From Education to Employment
A youth led DPI/NGO briefing was held Thursday, 7 November, titled, "Educating and Employing Youth: The Influence of Public-Private Partnerships in a Technological Era." This was a special event because the whole briefing was organized and conducted by young people and youth representatives, "youth reps," of NGO's.
The underlying question addressed was "What is an education worth under the global scourge of youth unemployment?" The scourge being defined as having 12.6% of the youth in the world unemployed, with 40% of the world's unemployed being youth.
Financial assistance, technology, and long-term development were seen as critical to promoting job availability, gender equality, and entrepreneurship.
Alex Wirth, representing the United State's National Commission for UNESCO, looks at the educational practices around the world and is an advocate for making education more relevant and engaging. He reported that the Bill and Melinda Gates Foundation conducted a survey to help understand the reason why the United States has 5.8 million "disconnected youths" and found that 47% of the youth interviewed did not recognize the education they had received as relevant and 81% of them suggested that education had to be "more real."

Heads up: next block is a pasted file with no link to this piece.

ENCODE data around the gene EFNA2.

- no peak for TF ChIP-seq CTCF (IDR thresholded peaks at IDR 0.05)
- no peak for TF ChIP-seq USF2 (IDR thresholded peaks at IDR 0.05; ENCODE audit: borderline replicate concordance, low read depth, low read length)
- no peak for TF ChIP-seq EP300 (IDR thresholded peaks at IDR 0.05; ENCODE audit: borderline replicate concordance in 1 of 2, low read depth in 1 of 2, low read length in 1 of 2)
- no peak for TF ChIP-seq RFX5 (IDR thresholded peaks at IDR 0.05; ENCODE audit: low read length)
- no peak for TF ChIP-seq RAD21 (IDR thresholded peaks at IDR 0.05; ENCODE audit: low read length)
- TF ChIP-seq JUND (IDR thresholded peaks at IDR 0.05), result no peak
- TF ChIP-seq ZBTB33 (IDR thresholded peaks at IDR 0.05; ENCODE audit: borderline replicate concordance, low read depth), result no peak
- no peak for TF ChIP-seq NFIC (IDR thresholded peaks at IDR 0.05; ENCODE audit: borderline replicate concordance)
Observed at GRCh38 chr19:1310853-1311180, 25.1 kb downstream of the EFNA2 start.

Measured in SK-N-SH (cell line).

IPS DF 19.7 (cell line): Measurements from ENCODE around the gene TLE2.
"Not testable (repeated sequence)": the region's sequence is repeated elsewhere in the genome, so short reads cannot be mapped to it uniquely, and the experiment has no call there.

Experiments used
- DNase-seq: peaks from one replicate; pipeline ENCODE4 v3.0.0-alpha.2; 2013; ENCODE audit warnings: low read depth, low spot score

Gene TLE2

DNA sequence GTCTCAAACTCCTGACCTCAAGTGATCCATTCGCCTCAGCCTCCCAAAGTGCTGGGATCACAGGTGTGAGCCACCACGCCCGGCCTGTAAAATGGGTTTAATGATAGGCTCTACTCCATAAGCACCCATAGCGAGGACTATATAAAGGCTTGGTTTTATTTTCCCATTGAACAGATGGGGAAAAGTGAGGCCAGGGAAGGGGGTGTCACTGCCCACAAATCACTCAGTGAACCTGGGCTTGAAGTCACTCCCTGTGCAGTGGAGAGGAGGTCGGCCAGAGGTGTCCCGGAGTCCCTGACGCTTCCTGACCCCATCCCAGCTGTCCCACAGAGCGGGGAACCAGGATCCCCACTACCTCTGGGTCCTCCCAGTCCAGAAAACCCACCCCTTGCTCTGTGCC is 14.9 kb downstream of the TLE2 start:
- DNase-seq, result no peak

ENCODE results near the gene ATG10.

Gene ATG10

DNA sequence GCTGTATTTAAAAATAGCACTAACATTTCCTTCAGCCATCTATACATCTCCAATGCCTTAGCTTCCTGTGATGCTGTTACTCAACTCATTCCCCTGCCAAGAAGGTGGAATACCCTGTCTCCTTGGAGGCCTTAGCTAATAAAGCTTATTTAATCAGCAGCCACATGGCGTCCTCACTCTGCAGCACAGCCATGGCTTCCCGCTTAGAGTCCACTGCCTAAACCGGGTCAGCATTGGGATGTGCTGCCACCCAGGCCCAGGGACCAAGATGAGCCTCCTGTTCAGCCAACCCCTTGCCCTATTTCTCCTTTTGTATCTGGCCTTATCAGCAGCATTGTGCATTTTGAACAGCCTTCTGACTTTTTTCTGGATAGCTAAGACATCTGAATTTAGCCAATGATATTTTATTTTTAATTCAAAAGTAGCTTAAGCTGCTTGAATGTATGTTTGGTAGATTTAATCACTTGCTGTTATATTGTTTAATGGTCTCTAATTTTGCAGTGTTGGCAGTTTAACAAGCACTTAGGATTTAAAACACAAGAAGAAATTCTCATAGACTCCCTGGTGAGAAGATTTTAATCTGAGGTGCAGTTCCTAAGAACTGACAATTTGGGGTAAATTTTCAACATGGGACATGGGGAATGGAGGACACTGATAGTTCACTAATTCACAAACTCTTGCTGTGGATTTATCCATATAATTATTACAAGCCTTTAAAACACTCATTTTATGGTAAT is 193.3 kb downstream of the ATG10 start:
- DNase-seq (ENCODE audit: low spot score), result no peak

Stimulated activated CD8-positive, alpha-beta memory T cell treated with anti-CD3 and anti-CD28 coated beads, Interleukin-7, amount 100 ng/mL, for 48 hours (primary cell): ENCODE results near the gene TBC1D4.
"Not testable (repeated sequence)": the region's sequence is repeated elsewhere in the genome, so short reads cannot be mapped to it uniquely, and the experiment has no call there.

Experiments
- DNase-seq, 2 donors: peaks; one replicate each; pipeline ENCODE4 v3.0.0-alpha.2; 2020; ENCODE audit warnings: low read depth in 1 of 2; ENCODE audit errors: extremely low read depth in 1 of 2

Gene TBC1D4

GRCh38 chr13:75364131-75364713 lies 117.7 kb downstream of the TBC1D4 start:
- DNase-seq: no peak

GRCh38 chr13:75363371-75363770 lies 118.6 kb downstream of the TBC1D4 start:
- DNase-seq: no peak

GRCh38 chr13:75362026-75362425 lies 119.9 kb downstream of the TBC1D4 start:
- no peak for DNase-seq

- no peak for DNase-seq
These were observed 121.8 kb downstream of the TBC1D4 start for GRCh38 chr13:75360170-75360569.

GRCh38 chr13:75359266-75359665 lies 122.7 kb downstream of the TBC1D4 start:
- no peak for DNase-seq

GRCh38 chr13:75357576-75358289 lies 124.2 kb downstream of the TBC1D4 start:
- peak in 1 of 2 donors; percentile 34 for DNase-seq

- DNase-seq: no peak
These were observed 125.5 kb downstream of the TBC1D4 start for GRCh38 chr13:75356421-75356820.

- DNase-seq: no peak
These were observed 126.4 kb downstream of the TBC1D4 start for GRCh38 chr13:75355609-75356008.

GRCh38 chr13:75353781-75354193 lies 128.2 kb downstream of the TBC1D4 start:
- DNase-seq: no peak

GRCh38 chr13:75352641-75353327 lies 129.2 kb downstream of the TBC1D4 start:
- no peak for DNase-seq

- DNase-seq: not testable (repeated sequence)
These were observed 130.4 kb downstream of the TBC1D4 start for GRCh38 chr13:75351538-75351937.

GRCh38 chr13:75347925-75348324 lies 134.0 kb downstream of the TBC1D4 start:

Jamira Burley, from the youth advocacy group for the SG Global Education First Initiative, initiated by Gordon Brown, the former Prime Minister of the UK and Leader of the Labour Party, spoke of how education is needed to change the trajectory and/or to create the space for youth to be change agents.
And Gretel Truang, from Global Business Coalitions for Education, told us how 20 companies have come together to help close the gap being created with 57 million kids not having access to education and 250 million kids just not learning. She spoke of how content and curriculum are changing with technology (on-line classes) and how the awareness of the importance of education is being developed through companies having access to celebrity advocates (Jay Z and Beyoncé have teamed up with Gucchi, HP, and Intel to get the message out, "it's time to change").
Ahmad Alhindawi, the Secretary General's Envoy on Youth, spoke passionately about the importance of having relevant and accessible education that teaches our youth how to think and not what to think. His focus was on partnerships of all sorts to help support our youth to "challenge the challenge" of not being able to find a job into inventing a job or of becoming entreprenuers. He called on the youth to be more proactive in creating opportunities for themselves and he called on investors to recognize our youth as our biggest asset, a driving force for a sustainable future where people are put in the center of education and markets.